Soy Restaurant Review (or How You Should Eat a Dumpling)

Soy Restaurant Review (or How You Should Eat a Dumpling)

Having a hankering of dumplings that could not really be explained, we headed to Soy on a Thursday night following the recommendation of a trusted friend. There, we were greeted by a cheery server who was only slightly intrigued by my date’s obsessive picture taking.

After taking our drinks order, he strongly encouraged us to try the dumplings by slowly and professionally explaining to us how we were going to slice the delicate confection, drink the salty and comforting broth, drizzle the dumpling with a few drops of ginger vinegar, and eat it.

I still don’t know how anyone could resist such a mouthwatering description, and needless to say that we could not.


Karine with Soy Restaurant’s specialty: Xiao long bao (Steamed pork dumplings, ginger-vinegar dipping).

Hungry and impatient, we ordered what looked like the most delicious dishes and a side of veggies with fried tofu (on which I insisted on). Before our waiter left the table, he informed us that the restaurant adheres to a traditional Chinese serving style which means that plates are brought to the table as they are ready, and not all at the same time like we are used to in America. This service style encourages guests to share each dish and turns the meal into a real friendly experience.


A window into the kitchen.

To start the meal on a comforting note, we are served two bowls of Wonton Soup. The broth is light and tasty at the same time, and the wonton itself has a perfect silky texture with its filling being seasoned enough to enhance the taste of the pork without overshadowing it.

Luckily our dumplings are served quickly once we are done with our soups and we can finally try our hands at the ritual. The most delicate and tedious part is to remove the dumpling from the bamboo steamers without breaking it, which would result in the hot broth leaking out.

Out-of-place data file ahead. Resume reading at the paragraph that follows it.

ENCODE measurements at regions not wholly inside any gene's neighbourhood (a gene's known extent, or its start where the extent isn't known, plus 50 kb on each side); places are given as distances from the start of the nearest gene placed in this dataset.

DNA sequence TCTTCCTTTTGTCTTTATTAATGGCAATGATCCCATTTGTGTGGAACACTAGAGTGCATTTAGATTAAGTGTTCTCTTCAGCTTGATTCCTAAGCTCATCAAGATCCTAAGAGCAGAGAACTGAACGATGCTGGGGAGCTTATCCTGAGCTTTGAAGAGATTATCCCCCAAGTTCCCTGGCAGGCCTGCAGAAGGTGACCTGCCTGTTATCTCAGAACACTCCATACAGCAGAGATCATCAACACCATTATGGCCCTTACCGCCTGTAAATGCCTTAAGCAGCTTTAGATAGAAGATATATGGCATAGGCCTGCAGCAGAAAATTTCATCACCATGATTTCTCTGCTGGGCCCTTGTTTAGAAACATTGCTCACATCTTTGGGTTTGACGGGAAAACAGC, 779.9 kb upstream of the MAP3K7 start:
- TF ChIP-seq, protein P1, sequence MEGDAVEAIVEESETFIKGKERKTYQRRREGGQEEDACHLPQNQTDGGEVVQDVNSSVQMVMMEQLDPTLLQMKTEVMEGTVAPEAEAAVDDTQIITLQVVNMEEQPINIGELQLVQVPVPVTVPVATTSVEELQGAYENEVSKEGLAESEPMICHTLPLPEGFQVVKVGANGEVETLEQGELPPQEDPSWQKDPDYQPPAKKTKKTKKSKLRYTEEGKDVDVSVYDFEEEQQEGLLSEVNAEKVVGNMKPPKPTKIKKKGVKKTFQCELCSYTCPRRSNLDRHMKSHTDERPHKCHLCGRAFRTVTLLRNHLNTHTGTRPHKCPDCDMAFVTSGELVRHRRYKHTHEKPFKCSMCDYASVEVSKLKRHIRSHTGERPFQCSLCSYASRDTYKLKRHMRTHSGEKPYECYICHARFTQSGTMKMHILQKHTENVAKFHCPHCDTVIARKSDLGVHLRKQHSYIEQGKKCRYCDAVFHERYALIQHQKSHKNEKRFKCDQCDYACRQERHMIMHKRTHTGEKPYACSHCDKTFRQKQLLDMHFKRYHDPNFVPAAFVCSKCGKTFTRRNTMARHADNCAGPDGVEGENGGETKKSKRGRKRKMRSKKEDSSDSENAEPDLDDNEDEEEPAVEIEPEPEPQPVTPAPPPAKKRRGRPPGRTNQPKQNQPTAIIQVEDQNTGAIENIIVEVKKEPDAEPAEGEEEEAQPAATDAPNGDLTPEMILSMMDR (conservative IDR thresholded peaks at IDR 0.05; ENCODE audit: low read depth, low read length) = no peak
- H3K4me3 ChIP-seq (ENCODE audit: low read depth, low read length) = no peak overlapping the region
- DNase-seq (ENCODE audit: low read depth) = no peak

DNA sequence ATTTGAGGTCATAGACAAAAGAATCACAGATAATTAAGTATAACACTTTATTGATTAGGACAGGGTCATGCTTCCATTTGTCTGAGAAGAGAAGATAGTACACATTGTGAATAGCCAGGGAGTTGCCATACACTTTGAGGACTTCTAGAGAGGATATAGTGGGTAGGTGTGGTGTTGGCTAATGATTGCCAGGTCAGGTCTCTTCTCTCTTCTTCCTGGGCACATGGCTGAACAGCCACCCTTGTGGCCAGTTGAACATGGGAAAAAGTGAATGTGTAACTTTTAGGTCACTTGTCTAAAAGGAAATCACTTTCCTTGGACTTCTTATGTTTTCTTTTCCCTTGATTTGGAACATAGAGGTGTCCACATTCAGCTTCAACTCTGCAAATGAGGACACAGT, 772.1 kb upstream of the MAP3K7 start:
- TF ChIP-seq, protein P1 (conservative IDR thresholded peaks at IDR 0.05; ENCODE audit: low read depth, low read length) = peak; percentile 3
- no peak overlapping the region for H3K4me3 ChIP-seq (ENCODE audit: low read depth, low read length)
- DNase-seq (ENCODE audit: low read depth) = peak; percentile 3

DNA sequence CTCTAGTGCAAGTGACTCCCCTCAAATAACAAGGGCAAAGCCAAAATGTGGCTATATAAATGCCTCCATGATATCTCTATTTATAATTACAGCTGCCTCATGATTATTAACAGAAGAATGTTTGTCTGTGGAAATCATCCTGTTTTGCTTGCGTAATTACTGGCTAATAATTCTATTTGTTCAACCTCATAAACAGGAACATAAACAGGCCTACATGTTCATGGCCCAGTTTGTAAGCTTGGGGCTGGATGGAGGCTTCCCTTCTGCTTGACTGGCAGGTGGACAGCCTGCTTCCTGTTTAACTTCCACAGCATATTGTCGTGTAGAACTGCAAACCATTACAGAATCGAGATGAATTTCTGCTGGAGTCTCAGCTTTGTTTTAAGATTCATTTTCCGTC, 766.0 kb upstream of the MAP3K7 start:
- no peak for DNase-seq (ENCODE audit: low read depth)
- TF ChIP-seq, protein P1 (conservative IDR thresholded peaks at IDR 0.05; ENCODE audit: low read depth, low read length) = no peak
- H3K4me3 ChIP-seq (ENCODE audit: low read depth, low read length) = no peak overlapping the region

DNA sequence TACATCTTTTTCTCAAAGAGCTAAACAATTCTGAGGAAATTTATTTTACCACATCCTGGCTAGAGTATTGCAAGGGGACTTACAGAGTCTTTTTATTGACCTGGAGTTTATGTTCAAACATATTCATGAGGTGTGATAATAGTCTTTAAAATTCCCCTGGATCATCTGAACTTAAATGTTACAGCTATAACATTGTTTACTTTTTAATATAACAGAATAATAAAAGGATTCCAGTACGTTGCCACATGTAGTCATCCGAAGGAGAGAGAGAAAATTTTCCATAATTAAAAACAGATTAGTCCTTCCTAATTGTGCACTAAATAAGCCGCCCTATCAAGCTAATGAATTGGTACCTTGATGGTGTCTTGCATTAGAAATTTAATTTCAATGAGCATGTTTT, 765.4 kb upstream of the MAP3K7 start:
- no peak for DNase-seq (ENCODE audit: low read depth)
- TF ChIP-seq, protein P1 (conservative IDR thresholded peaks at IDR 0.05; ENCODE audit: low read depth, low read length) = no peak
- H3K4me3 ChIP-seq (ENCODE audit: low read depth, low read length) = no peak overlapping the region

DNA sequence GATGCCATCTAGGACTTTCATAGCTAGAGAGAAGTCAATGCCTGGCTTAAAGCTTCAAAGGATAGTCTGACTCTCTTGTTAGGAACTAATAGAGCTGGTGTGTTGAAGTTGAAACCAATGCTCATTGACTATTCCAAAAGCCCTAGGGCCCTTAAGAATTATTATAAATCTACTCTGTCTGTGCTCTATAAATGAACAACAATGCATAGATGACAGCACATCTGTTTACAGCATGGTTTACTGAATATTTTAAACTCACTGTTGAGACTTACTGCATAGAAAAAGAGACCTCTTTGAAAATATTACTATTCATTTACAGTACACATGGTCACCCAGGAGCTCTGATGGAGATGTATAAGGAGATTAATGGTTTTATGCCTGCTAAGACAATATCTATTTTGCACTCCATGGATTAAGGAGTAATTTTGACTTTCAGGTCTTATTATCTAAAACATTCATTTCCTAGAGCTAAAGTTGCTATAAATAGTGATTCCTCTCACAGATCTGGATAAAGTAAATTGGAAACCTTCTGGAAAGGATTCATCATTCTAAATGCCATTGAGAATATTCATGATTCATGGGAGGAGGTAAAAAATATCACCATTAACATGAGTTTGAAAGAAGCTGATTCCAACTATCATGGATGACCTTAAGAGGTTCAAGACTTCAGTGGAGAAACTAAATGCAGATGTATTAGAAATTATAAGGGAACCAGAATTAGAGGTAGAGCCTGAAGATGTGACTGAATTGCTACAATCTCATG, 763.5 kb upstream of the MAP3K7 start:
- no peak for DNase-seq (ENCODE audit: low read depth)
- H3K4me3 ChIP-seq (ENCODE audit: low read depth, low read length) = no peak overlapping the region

Once we’ve succeeded at putting the dumpling in our individual bowls, we slice it, drink the broth, sprinkle it with ginger vinegar, and bring it to our mouth as we nod in approval and reach for the next dumpling.


Shanghai won ton soup.

The first main dish to arrive is the General Tao Chicken served with rice, bok choy, and crispy noodles. I can’t seem to get enough of the sweet sauce as I keep adding more to everything before I bring it to my mouth, but the whole dish is superb as everything is cooked and seasoned to perfection and only some crispy noodles remain when our server comes to the table with the second main dish: Korean Style Grilled Kalibi Beef served with romaine lettuce and marinated cucumbers.

He quickly explained to us that we were supposed to use the lettuce leaves as wrappers for the meat and cucumbers, and eat the rolls with our hands. The meat was tender and smoky and nicely complemented by the marinated cucumbers and the crispy lettuce. A truly satisfying dish.


Korean BBQ Kalbi beef, served with romaine lettuce and pickled cucumbers.

So satisfying that we ended up skipping on dessert which is very unlike us, but we finished our wine and exchanged notes as we looked at what other people sitting around us were being served, preparing ourselves for our next visit.


The Soy Restaurant wall of reviews and recognition.

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